gprof had another use: Programmers used a different
selection of command-line options to produce annotated source
listings -- copies of the source-code files in which each block of
executable statements is labelled with the number of times it was
executed. The infrastructure for this is still present in
but it has been superseded by a separate, special-purpose utility,
gcov, which does a similar job much more efficiently.
To compile a source file for
gcov, add the command-line options
-ftest-coverage to the
command. In addition to the usual .o or executable file, the
compiler will construct a data file, with a name ending in
containing data that
gcov will use in building its reports.
At this point, you should recompile array-queue.c and test-queues.c with these options added. Confirm that the compiler constructs the array-queue.gcno and test-queues.gcno files.
Running the executable that results from such compilations now creates
additional files, with file names ending in .gcda. These files
contain data about the execution of the program, data that
uses in its report.
gcov to build the annotated source-code listings for a
program, list the source-code files to be annotated as command-line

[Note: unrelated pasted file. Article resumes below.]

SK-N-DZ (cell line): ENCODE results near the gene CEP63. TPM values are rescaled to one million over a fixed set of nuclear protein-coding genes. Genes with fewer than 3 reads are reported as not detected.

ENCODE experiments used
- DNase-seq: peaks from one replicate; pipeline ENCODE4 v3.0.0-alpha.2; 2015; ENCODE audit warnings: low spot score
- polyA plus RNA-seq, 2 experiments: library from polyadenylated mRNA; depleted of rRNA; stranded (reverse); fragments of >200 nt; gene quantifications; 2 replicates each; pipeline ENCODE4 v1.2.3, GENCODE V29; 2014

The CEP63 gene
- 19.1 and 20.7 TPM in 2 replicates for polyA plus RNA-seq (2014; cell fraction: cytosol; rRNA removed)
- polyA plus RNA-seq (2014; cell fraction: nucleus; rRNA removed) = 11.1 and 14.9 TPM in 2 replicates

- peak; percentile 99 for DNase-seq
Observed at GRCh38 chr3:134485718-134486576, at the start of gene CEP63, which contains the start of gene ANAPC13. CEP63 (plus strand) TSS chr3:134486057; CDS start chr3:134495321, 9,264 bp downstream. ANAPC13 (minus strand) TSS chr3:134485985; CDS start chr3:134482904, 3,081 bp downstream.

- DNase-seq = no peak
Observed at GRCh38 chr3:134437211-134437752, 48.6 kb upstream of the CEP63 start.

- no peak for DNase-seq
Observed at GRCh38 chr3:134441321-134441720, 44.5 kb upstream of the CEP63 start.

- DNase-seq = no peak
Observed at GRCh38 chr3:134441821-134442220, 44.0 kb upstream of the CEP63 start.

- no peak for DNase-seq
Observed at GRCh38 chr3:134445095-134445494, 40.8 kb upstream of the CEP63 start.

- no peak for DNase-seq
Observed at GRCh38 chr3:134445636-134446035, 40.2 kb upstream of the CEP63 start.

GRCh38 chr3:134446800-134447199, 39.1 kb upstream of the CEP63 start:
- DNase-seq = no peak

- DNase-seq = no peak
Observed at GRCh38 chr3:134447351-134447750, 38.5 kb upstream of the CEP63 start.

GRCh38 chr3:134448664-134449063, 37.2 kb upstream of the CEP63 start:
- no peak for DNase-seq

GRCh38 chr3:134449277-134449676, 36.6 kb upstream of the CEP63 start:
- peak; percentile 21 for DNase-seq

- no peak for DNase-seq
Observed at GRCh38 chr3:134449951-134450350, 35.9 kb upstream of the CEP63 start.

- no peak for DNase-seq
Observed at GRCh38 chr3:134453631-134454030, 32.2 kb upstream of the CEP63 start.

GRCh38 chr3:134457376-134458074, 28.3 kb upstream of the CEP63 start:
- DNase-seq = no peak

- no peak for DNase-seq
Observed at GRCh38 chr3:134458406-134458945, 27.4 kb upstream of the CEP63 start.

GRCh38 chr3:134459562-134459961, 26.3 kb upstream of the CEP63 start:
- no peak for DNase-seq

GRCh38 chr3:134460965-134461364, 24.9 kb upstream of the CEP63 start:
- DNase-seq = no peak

arguments. The output from the
gcov program tells you, for each
source-code file, how many lines of the file contain executable statements
and what percentage of those statements were in fact executed when the
program was run. The annotated source-code listings appear in files with
names similar to those of the original source-code files, but with
.gcov added at the end.
The .gcov files are ordinary text files. Each line of source
code is prefixed with an execution count and a line number. For lines that
contain no executable statements, the execution count is replaced with a
hyphen; for lines containing statements that were never executed, the count
is replaced with the marker
#####. (The idea of using a special
marker, instead of just writing the execution count as
0, is to call
the programmer's attention to such lines. Code that is not being executed
is not being tested, and so is particularly likely to contain undetected
Use the execution counts to determine the percentage of invocations of the
queue_size procedure in which the
rear queue position had
“wrapped around” the end of the array while the
position had not, so that the former position was actually less than the
Use the execution counts to determine how many times the array underlying a queue had to be resized and reallocated during the execution of the program.
Determine which statements were executed more frequently than any others in the program. Explain why those statements were executed so much more often than any of the others. Suggest a way to revise the program to avoid some of these statement executions, without affecting its correctness or reliability.
Confirm, using the output from
gcov, that a third of the executable
statements in test-queues.c are not executed at all when
test-queues is run. Explain why not.
Determine what effect the
-f option has on the output from
gcov and describe some circumstances in which the additional information
might be useful.